In 1914, Britain’s most prestigious department store, Harrods, decided to open an overseas branch in Argentina.
The beautiful Edwardian style building occupies the entire block between the pedestrian thoroughfare, Florida street, Córdoba, Paraguay and San Martín.
Harrods Buenos Aires remains the first and only foray into foreign territory for the famous retailer and for many years was Buenos Aires’ most elegant department store.
The now-luxurious London emporium, founded by Charles Henry Harrod, began as a humble one-room tea retailer in 1834 in the Knightsbridge neighborhood of London.
The flagship store still operates today.
Today it is owned by the nation of Qatar and is a huge London tourist attraction, receiving tens of millions of visitors per year.
And then there’s Harrods Buenos Aires.
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Designed by British architect, Paul Bell Chambers and American, Louis Newbery Thomas, Harrods Buenos Aires had cedar wood floors, imported granite stairs and columns, wrought iron elevators that held 20 people, beveled glass mirrors, fans made with blades of bronze, and decadent alabaster chandeliers.
The luxurious tea salon instantly became known as the gathering place for the city’s elite.
Harrods Buenos Aires was the place to buy not only household items, electronics and toys, but Italian suits, expensive perfume and imported jewelry.
“An establishment equal to those that constitute the obligatory mecca of Argentinian families visiting Europe.”-Argentina Weekly Magazine, Caras y Caretas (Faces & Masks)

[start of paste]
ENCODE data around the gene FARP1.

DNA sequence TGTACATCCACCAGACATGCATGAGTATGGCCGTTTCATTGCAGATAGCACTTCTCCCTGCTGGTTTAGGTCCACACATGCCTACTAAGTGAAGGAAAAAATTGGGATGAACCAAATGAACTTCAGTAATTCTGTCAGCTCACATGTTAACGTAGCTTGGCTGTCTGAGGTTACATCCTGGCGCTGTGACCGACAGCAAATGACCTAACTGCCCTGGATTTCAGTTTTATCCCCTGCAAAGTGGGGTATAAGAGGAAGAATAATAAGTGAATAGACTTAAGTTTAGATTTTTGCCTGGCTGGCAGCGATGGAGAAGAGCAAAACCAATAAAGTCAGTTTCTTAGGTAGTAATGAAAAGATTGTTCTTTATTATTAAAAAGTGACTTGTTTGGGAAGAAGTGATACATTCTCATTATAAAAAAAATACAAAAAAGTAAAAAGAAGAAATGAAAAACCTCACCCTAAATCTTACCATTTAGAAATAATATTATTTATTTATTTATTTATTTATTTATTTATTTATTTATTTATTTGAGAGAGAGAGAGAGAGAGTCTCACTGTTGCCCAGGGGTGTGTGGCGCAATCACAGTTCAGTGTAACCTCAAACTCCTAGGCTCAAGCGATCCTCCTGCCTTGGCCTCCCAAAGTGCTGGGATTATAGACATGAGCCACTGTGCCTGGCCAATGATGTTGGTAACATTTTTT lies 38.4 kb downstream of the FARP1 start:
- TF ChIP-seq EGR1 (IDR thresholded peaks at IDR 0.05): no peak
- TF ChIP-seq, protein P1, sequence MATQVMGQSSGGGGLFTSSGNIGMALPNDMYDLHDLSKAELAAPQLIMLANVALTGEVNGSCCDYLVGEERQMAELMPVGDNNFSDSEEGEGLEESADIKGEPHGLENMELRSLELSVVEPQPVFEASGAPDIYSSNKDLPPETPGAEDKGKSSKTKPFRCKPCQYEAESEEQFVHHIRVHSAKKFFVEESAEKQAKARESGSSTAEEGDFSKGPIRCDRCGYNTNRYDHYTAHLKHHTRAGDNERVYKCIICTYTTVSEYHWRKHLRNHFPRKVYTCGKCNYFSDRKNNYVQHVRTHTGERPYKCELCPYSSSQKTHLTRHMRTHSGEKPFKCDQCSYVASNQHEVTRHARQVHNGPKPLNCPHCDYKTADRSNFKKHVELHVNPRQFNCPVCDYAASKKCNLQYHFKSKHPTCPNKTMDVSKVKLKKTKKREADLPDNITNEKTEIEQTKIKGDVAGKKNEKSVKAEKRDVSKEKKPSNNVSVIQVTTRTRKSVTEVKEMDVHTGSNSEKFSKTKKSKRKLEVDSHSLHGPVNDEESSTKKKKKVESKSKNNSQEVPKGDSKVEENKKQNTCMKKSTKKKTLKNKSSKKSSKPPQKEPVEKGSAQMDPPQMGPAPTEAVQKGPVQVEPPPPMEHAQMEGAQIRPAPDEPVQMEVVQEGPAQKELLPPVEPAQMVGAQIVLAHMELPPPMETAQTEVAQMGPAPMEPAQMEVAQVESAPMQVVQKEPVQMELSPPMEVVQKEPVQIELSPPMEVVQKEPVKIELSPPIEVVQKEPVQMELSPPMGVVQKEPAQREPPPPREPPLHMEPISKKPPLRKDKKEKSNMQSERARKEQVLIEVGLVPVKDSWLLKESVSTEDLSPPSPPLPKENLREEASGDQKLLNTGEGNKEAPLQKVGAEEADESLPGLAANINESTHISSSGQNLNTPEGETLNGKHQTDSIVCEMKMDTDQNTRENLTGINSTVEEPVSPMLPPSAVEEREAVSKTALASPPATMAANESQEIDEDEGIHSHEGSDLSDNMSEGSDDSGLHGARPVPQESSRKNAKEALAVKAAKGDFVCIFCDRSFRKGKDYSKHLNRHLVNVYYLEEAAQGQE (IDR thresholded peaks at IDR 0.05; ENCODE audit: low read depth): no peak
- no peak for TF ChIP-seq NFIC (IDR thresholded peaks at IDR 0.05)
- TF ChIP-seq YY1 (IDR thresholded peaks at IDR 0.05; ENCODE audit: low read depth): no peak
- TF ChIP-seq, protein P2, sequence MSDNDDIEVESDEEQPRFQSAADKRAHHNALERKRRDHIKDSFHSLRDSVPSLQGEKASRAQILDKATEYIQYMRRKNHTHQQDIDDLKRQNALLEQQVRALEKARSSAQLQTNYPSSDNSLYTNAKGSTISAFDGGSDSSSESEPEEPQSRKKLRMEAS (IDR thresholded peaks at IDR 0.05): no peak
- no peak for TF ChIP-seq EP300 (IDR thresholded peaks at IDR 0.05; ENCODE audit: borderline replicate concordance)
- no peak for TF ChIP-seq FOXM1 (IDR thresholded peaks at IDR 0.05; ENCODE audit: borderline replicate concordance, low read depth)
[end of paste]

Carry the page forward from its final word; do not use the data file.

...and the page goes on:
As they promised in their slogan, “Everything under one roof.”
Harrods’ Expansion During Argentina’s Heyday
To lure shoppers Harrods arranged over the top publicity stunts, such as exhibiting a live elephant brought from India on the first floor.
They also displayed a typical red London double-decker bus in a ground floor salesroom.
The store expanded until 1920, finally taking up the whole block with a total 6529 m² (70278 ft²) of surface area
In 1922, it joined forces with the competition: the nearby Gath y Chavez department store.
The next decade was particularly difficult worldwide after the 1929 stock market crash.
In 1930 Argentina had its first military coup, but Argentina’s middle and upper class had enough built-up capital to sustain Harrods through the decade.
Cultural Significance & Celebrity Shoppers
Virtually any porteño who could afford it frequented Harrods through the years, including former President of Argentina, Julio Argentino Roca.